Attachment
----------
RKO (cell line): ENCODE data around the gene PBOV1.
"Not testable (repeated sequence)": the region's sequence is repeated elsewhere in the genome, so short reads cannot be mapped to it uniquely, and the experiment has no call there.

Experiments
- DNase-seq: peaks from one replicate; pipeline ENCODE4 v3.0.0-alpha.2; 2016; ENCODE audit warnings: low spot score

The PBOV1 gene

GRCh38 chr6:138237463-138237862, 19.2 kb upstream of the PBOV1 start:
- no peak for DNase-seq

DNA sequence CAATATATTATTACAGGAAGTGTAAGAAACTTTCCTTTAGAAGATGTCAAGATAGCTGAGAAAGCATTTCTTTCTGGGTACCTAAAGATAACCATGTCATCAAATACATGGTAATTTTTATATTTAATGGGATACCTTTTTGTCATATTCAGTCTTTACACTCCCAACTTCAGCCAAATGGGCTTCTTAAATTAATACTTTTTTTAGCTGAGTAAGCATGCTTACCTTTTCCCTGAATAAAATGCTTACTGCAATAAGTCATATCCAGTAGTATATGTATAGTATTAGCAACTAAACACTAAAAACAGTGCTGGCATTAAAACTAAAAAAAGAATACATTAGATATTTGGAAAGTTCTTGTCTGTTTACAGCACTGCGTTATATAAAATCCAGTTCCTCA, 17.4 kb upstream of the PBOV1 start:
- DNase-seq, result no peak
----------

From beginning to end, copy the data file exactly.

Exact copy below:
RKO (cell line): ENCODE data around the gene PBOV1.
"Not testable (repeated sequence)": the region's sequence is repeated elsewhere in the genome, so short reads cannot be mapped to it uniquely, and the experiment has no call there.

Experiments
- DNase-seq: peaks from one replicate; pipeline ENCODE4 v3.0.0-alpha.2; 2016; ENCODE audit warnings: low spot score

The PBOV1 gene

GRCh38 chr6:138237463-138237862, 19.2 kb upstream of the PBOV1 start:
- no peak for DNase-seq

DNA sequence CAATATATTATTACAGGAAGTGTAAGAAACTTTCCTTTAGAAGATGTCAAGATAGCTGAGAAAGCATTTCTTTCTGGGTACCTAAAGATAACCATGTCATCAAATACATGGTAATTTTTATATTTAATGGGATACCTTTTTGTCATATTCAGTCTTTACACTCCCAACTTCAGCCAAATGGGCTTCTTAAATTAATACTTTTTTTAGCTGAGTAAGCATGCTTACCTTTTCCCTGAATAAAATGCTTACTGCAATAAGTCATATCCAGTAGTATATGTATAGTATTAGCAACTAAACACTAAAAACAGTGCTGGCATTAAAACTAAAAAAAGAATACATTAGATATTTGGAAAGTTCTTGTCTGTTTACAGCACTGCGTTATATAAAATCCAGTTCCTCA, 17.4 kb upstream of the PBOV1 start:
- DNase-seq, result no peak